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Critical Review by Henry Louis Gates, Jr.
SOURCE: "Between the Living and the Unborn," in The New York Times Book Review, June 28, 1992, pp. 3, 20.
Gates is an American educator, critic, editor, and nonfiction writer who frequently writes on race relations and culture in America. In the following review, he examines Okri's use of African lore and myth in The Famished Road.
Perhaps because of the literary authority it has earned, we can easily forget that the black African novel in English is (a few scattered anomalies aside) only some three decades old—as old, or as young, as African independence itself. This relationship isn't just a matter of parallel time lines, for many of the earliest of these novels were infused with the spirit—sometimes heady, sometimes rueful—of nation-building in a postcolonial era.
With the self-consciousness of an educated elite, the authors of such novels announced the arrival of a new burst of literary creativity. A generation of the formerly colonized would write themselves into being—but on their own terms, and as subjects rather than objects. Consider, for example, the sheer energy that Chinua Achebe's classic Things Fall Apart—the most widely read book in any genre by a black African—breathed into so-called Commonwealth literature when it was published in 1958, just before Nigerian independence. The relationship between nationhood and narrative voice in African literature seemed real, palpable and direct.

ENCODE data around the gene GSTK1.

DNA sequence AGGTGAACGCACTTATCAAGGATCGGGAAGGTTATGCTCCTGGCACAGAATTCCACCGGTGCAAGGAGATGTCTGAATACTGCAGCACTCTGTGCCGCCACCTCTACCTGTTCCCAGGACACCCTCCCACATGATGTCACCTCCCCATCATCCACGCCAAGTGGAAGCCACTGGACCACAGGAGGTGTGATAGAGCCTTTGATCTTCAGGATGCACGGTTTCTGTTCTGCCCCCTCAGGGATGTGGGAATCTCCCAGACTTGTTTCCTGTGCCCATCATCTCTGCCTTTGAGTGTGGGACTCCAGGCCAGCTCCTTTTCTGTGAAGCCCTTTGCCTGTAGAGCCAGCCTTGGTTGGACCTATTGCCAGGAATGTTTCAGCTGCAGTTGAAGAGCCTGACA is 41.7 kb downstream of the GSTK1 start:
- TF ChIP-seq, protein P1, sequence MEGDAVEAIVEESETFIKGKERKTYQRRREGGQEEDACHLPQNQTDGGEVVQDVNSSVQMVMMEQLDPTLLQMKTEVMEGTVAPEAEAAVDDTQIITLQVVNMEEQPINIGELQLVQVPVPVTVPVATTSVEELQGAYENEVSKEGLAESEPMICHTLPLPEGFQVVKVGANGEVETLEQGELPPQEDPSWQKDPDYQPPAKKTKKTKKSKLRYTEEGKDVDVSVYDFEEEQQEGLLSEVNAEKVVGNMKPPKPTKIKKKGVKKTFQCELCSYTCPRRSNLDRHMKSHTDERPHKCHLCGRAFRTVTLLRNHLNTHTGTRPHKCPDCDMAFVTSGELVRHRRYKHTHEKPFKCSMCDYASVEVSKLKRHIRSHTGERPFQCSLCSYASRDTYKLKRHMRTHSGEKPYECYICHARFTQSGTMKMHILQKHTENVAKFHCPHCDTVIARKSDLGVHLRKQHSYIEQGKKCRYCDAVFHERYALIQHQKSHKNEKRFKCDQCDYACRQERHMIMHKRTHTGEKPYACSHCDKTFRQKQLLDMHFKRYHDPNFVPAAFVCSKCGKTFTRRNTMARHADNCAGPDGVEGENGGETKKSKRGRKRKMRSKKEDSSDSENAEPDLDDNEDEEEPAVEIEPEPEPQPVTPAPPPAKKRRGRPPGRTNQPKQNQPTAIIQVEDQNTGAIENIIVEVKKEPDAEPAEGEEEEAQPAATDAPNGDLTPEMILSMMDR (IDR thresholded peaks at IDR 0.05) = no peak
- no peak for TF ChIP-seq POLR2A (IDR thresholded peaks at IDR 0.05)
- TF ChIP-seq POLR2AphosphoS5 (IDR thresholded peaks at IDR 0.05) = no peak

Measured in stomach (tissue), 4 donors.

Despite the fact that the novel enjoyed the role of primogenitor among the genres of contemporary African literature, few authors have chosen to test the limits of the conventional "well made" realistic novel, a form inherited from Europe. Mr. Achebe's early fiction, in some respects an extended engagement with Conrad's Heart of Darkness, sought to rewrite the figure of the black in the English novel of Africa (as seen, for example, in the works of writers like Joyce Cary) by presenting in thick and telling detail the heretofore veiled universe of the Ibo people. In fact, it is only recently that his marvelous works have made their way out of anthropology syllabuses in American universities and onto the reading lists of the English departments. Ngugi wa Thiong'o, black Africa's other great Anglophone novelist, has used the form expansively to forge political allegories of important Kenyan historical events, such as the Mau Mau uprising, thus charting a vision of contemporary political liberation from one of Africa's most repressive regimes. (Mr. Ngugi, a native of Kenya, now teaches at Yale University, forced into exile by the Government of President Daniel arap Moi.)
Clearly, the major figures of modern African fiction in English have had other, evidently more pressing, tasks than wholesale formal experimentation. But in an era of literary innovation—and grievous political disillusionment—boundaries exist to be trespassed, conventions to be defied. So it should not be surprising that African novelists would eventually seek to combine Western literary antecedents with modes of narration informed by Africa's powerful tradition of oral and mythic narrative, much as the Nobel laureate Wole Soyinka has in the realm of drama. And such is the case with Ben Okri's third novel, The Famished Road.
It is the redoubtable accomplishment of this book (which won Britain's Booker Prize in 1991) to have forged a narrative that is both engagingly lyrical and intriguingly postmodern. And Mr. Okri has done so not merely, as we might expect, by adapting techniques of the magic realism associated with the great Latin American novelists (especially Gabriel García Márquez), but by returning to the themes and structures of traditional Yoruba mythology and the relatively little-known achievements of the Yoruba novel.